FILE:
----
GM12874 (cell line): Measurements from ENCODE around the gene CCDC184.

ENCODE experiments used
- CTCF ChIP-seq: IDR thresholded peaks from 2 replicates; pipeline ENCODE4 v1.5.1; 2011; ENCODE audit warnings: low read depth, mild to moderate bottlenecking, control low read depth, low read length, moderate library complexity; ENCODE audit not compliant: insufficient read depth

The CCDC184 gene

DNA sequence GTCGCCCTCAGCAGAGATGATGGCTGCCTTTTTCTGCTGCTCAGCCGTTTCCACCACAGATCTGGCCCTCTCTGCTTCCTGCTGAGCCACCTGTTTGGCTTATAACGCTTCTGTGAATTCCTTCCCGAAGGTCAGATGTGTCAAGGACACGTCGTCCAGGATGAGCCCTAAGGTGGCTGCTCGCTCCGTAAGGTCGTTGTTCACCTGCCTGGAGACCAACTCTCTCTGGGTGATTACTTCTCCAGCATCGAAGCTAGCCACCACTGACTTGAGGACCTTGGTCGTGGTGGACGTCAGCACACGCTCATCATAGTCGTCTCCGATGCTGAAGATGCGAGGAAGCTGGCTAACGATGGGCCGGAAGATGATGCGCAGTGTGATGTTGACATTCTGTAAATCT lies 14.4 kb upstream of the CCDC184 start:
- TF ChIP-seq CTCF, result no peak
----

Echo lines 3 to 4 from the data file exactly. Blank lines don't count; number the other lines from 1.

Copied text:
- CTCF ChIP-seq: IDR thresholded peaks from 2 replicates; pipeline ENCODE4 v1.5.1; 2011; ENCODE audit warnings: low read depth, mild to moderate bottlenecking, control low read depth, low read length, moderate library complexity; ENCODE audit not compliant: insufficient read depth

The CCDC184 gene